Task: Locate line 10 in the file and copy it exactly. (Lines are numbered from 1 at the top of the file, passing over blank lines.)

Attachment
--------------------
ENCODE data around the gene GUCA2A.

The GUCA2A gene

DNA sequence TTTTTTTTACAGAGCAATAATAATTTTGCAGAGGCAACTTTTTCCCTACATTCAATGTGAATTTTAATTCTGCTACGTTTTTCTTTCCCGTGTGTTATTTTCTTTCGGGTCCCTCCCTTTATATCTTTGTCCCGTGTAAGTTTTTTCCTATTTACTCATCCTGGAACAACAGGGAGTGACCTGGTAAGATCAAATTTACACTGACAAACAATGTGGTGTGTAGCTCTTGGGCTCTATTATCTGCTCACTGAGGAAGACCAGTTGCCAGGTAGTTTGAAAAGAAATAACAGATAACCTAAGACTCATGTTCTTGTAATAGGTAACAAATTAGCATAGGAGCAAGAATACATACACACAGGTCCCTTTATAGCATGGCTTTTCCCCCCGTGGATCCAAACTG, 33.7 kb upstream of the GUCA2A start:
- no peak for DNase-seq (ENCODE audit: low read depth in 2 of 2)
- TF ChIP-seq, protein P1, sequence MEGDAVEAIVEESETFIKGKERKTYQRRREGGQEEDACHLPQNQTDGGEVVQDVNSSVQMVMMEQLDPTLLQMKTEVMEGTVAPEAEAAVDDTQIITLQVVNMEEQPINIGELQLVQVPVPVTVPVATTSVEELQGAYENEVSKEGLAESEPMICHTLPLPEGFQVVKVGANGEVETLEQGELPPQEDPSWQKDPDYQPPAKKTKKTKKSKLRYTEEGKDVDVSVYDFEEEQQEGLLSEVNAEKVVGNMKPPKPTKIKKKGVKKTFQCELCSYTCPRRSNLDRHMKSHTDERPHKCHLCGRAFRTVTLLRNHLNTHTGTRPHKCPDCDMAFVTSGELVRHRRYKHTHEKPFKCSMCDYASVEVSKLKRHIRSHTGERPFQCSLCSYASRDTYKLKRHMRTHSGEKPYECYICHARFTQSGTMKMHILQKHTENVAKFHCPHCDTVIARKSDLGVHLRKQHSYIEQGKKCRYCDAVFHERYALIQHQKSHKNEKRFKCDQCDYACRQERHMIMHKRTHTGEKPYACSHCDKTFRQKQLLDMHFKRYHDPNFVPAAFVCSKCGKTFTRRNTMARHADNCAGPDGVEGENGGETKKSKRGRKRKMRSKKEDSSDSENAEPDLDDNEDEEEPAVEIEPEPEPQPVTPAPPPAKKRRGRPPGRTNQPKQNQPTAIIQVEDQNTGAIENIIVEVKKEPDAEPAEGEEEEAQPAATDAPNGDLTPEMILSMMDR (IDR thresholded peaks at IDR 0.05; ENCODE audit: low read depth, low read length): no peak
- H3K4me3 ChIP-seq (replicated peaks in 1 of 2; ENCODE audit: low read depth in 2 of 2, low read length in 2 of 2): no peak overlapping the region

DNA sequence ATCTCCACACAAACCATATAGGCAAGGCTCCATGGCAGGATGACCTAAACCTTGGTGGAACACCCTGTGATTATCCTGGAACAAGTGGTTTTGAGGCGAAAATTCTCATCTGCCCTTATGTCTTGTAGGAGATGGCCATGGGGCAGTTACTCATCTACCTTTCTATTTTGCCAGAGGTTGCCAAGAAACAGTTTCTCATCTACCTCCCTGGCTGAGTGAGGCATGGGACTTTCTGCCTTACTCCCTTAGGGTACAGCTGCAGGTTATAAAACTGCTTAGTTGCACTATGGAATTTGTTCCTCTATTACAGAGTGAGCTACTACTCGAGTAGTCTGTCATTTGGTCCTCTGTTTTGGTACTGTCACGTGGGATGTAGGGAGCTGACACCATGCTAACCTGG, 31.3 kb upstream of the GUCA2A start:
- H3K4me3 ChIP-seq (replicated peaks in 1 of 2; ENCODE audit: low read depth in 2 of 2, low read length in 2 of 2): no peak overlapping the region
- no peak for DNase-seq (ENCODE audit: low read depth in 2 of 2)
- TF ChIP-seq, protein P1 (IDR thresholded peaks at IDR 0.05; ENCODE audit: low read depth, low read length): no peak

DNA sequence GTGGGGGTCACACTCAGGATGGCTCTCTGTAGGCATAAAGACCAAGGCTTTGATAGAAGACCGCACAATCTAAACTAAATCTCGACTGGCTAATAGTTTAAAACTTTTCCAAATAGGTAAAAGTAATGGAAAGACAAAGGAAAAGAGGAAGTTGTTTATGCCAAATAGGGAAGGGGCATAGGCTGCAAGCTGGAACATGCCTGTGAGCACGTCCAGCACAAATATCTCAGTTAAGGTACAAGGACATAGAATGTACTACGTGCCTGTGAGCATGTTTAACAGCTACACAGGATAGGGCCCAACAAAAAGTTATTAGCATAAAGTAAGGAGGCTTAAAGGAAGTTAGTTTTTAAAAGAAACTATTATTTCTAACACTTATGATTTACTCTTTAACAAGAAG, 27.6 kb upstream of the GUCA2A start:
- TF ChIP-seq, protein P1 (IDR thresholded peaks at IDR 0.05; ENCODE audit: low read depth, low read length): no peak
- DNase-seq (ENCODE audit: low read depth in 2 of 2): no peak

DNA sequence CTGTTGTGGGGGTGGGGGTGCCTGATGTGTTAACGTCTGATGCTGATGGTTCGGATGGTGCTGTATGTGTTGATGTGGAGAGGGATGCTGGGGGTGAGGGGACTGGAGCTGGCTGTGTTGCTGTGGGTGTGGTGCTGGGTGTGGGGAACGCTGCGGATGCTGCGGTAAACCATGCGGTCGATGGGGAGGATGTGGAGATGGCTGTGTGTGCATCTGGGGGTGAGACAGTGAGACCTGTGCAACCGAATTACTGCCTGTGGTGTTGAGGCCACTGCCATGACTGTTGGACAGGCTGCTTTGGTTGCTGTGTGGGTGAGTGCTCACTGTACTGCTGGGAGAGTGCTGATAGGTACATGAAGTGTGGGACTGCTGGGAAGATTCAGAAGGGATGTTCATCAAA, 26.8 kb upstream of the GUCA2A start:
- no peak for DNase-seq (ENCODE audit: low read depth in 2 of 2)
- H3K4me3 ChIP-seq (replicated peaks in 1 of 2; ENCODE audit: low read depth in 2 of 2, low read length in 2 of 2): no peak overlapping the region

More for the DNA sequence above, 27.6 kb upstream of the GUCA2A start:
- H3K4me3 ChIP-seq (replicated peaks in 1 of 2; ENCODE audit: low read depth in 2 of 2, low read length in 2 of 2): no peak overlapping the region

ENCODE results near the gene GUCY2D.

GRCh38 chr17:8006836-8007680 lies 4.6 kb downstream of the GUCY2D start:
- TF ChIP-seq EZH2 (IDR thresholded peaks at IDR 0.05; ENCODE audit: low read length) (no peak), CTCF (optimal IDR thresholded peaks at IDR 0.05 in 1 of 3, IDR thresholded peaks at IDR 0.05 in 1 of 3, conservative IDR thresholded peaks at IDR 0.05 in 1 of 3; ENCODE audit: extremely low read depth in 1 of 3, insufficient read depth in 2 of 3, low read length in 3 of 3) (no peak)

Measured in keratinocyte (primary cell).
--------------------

- TF ChIP-seq, protein P1 (IDR thresholded peaks at IDR 0.05; ENCODE audit: low read depth, low read length): no peak